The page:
Show Summary Details
Page of

Diabetes mellitus and psychotic disease 

Diabetes mellitus and psychotic disease
Chapter:
Diabetes mellitus and psychotic disease
Author(s):

John W. Newcomer

DOI:
10.1093/med/9780199235292.003.1580
Page of

PRINTED FROM OXFORD MEDICINE ONLINE (www.oxfordmedicine.com). © Oxford University Press, 2016. All Rights Reserved. Under the terms of the licence agreement, an individual user may print out a PDF of a single chapter of a title in Oxford Medicine Online for personal use (for details see Privacy Policy and Legal Notice).

date: 18 June 2019

In 2006, investigators compiled data from the public mental health systems of eight states in the USA and compared life expectancy for patients with a major mental illness with general population values. Focusing on states with outpatient as well as inpatient data, this study indicated that individuals with a major mental illness have a mean age at death that is 25–30 years earlier than that observed in the general population over the same years in the same states (1). In this study, ‘major mental illness’ included affective disorders such as major depression and bipolar disorder, attention deficit/hyperactivity disorders, schizophrenia, and schizoaffective disorders. Importantly, these data indicated that the leading cause of death in the mentally ill is coronary heart disease (CHD) and when death due to stroke or cerebrovascular disease is included in a category of cardiovascular disease (CVD), they account for more than 35% of deaths in this population. Suicide, by contrast, was responsible for fewer than 5% of deaths overall. Such observations have led to growing clinical interest in the cardiovascular and metabolic risk factors that contribute to the major causes of morbidity and mortality in patients with psychotic disease, as exemplified by schizophrenia.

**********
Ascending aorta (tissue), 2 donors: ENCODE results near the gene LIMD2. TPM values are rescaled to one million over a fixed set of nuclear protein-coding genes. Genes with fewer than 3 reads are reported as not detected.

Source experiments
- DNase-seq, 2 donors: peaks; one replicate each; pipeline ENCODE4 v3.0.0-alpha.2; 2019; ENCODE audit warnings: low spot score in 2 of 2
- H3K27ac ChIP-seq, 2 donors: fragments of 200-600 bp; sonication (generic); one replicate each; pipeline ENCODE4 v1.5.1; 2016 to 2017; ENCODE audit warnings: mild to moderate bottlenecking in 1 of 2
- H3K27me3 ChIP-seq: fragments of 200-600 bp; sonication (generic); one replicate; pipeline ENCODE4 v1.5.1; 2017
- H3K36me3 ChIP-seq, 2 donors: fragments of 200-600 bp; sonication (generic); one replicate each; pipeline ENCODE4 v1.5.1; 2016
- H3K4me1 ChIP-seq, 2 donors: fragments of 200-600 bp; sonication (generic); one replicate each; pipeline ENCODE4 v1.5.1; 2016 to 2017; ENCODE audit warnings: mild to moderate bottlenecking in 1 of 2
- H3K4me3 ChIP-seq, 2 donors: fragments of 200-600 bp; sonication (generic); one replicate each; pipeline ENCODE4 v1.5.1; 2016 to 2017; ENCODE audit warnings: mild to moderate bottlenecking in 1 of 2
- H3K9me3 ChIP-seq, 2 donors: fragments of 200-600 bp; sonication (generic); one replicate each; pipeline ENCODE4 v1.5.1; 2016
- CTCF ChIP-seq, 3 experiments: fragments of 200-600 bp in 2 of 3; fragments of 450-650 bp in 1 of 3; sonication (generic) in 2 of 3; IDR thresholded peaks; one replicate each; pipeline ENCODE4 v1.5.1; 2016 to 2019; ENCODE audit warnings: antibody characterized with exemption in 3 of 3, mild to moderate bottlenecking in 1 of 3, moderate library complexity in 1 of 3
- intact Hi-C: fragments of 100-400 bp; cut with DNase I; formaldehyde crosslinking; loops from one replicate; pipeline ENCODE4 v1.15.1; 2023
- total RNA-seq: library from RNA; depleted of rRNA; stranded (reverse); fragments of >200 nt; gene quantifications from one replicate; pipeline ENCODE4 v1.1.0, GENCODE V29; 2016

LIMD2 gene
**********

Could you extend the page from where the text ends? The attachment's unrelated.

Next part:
Access to the complete content on Oxford Medicine Online requires a subscription or purchase. Public users are able to search the site and view the abstracts for each book and chapter without a subscription.

Please subscribe or login to access full text content.

If you have purchased a print title that contains an access token, please see the token for information about how to register your code.

For questions on access or troubleshooting, please check our FAQs, and if you can't find the answer there, please contact us.